301 Redirects for SEO – The Ultimate Guide


Change is a part of life and while it can be inconvenient, if we have the right tools, we will learn to adapt faster and without losing precious belongings.

Let’s take moving for instance. It’s a tedious process that requires a lot of planning and hard work.

You need to take care of packing and transporting your things, closing the affairs with the old place, and forwarding your mail to the new address.

However, most of the times, we tend to forward the mail, which results in the loss of important information (notifications, letters, coupons, and so on).

Now, let’s apply the same thinking to a website that’s being moved to a new domain. When you do this, you want to make sure that you take everything with you, including current page rank and SEO results.

For this, you’ll need to perform a 301 redirect to the new pages, as this is the best tool to move a site or page to a new location without leaving anything behind.

Since site/page relocation can be a bit of a confusing task, we put together a detailed 101 on 301 redirects for beginners.

What is a 301 Redirect?

In short, a 301 redirect tells a search engine crawler that the page was permanently moved to a different location. The 301 action is important from an SEO point of view as it can affect page rank, content, and link building efforts.

So, when a user visits thewww.your-site/a-page.com, it will be redirected to thewww.new-site/new-page.com that will have the same content and same SEO status as the old page.

Other Redirects

For clarification purposes, we’ll also mention the other 30x redirect tools you can use.

So, besides the 301, there are two others:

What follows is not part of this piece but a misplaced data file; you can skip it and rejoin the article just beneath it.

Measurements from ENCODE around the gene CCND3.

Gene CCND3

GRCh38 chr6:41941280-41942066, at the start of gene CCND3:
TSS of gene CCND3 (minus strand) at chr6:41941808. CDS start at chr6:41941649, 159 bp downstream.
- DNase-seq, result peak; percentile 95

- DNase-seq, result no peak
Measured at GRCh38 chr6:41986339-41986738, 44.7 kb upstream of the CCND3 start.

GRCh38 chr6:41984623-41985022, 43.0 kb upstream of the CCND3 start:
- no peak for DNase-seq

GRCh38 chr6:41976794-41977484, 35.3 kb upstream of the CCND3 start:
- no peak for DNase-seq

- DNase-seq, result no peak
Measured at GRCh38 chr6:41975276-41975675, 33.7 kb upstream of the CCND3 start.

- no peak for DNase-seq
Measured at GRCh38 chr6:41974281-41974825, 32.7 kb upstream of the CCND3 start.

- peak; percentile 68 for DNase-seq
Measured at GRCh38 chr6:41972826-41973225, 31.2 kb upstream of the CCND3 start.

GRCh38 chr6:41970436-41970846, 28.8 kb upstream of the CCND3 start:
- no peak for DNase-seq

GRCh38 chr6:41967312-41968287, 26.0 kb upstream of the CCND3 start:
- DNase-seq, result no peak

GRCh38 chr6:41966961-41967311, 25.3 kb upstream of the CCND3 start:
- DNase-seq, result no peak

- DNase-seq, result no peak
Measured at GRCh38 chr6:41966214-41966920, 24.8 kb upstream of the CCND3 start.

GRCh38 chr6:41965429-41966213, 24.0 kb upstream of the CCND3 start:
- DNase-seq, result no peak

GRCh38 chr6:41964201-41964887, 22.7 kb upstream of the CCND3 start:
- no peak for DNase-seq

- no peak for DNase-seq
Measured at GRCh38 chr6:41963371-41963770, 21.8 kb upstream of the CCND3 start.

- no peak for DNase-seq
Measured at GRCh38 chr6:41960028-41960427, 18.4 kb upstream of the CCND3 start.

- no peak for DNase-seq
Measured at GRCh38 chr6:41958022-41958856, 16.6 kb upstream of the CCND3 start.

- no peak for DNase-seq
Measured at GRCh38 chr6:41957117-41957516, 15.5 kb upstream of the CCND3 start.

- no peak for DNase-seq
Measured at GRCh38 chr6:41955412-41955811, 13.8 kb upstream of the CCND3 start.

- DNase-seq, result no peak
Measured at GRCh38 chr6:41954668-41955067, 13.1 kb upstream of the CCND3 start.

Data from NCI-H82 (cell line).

• 302 – The situation with this redirect is not clear as in HTTP (HyperText Transfer Protocol) 1.0 it used to mean “Moved temporarily” but in HTTP 1.1 it means “Found”. Also, it is not clear if 302 redirects transfer Page Rank. So, the safest route is to use 301 redirects.
  • 307 – This is the new “Moved temporarily” (or 302 redirects) in HTTP 1.1. Basically, search engines will treat it like a 302, but only if the server is identified as being compatible with HTTP 1.1. Since you can’t be sure that the server is considered 1.1 compatible, 301 remains the safest tool to use even for pages that were moved temporarily.  

Put in short, the safest way to redirect the crawler to a new page without losing any of the SEO juice is through a 301 redirect.

Step-by-step 301 Redirect

Before we start talking about performing a redirect, you need to know that the method is different from one webserver to another. The most common web servers are Apache, Windows/IIS, and Nginx and we’ll go through the specifics of redirect for each.

301 Redirects on Apache

The simplest way to do a redirect is via the site’s .htaccess file (located in the root folder of your site). If you can’t find the file, make sure your site is running on an Apache webserver (go here to check).

If it does, and the .htaccess file is missing, you can create it using a regular .txt file (in Notepad) that you save as .htaccess (without the .txt extension) and upload on the root of your site.

Quick note: If you’re using WordPress, things get a bit easier as you can use a free plugin such asRedirection. This eliminated the need to edit the .htaccess file.

Now, to redirect an old page to a new one, add the following line of code in the .htaccess file:

Redirect 301 /old-page.html /new-page.html

To redirect an entire domain to a new one, add the following snippet:

RewriteEngine on
RewriteCond %{HTTP_HOST} ^oldsite.com [NC,OR]
RewriteCond %{HTTP_HOST} ^www.oldsite.com [NC]
RewriteRule ^(.*)$ https://newsite.com/$1 [L,R=301,NC]

If “RewriteEngine on” is already part of your .htaccess file, just copy the rest of the code.

Redirect http to https WordPress

To redirect non-secure Http to Https in WordPress, add the following code to your .htacess file:

RewriteEngine On
RewriteCond %{HTTPS} off
RewriteRule ^(.*)$ https://%{HTTP_HOST}%{REQUEST_URI} [L,R=301]

301 SSL WordPress Redirects on Nginx

There are several methods you can use in an Nginx server (detailed here), but the simplest is to add the following line of code in your server block:

server {
listen 80;
server_name domain.com www.domain.com;